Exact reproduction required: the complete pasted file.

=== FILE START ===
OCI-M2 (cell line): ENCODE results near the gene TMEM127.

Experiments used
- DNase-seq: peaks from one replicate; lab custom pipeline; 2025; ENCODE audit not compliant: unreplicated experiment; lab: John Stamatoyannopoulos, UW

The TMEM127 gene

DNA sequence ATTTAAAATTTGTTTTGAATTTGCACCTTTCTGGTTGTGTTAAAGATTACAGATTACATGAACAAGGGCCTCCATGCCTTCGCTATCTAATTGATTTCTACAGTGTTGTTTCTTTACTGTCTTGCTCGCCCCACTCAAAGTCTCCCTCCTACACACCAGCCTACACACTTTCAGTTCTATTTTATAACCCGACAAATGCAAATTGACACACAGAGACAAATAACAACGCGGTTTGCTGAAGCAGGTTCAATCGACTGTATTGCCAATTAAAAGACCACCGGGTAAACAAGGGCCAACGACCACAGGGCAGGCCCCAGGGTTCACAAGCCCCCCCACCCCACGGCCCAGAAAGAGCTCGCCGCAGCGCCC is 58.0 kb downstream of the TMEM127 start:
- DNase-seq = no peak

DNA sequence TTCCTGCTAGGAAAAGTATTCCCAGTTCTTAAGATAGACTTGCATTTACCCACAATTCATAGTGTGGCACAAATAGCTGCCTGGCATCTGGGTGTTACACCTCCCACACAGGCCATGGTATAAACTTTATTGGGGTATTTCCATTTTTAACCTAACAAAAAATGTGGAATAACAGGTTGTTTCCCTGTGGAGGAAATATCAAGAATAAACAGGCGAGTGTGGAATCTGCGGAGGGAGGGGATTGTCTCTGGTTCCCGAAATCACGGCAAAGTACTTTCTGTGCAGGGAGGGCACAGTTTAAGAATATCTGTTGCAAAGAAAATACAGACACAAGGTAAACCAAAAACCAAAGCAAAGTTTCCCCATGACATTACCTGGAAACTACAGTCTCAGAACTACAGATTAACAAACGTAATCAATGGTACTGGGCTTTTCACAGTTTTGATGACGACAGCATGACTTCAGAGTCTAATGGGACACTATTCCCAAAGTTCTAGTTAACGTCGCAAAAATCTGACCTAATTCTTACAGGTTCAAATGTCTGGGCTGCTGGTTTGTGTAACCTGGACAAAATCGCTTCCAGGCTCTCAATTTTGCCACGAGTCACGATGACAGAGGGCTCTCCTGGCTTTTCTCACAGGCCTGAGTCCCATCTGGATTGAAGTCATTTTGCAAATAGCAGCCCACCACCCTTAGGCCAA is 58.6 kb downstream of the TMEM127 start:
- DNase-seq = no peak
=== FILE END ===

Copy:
OCI-M2 (cell line): ENCODE results near the gene TMEM127.

Experiments used
- DNase-seq: peaks from one replicate; lab custom pipeline; 2025; ENCODE audit not compliant: unreplicated experiment; lab: John Stamatoyannopoulos, UW

The TMEM127 gene

DNA sequence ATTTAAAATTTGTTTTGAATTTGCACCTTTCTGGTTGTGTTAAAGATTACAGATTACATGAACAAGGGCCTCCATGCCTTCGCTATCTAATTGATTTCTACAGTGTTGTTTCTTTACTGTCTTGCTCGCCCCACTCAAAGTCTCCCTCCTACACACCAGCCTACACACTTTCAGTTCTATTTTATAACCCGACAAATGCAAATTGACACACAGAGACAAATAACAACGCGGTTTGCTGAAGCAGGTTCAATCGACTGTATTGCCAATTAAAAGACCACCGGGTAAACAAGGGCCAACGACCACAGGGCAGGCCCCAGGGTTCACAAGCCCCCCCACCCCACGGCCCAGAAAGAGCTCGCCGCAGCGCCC is 58.0 kb downstream of the TMEM127 start:
- DNase-seq = no peak

DNA sequence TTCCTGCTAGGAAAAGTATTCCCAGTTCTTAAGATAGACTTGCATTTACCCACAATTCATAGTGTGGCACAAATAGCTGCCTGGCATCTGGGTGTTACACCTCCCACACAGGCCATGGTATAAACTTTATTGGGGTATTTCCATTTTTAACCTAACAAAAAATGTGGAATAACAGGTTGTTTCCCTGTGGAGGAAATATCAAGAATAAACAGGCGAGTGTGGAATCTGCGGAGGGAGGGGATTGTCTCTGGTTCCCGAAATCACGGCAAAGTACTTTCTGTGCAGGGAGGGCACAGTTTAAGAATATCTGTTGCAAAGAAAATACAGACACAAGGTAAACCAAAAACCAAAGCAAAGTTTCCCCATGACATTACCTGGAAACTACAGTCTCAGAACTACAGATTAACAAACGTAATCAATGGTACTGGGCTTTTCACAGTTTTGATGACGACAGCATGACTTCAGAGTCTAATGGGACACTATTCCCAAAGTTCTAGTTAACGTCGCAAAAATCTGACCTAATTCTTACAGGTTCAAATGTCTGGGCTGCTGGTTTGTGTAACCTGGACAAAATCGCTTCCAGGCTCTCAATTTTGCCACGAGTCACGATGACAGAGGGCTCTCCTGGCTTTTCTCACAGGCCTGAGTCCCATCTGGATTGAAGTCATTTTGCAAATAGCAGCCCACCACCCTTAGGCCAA is 58.6 kb downstream of the TMEM127 start:
- DNase-seq = no peak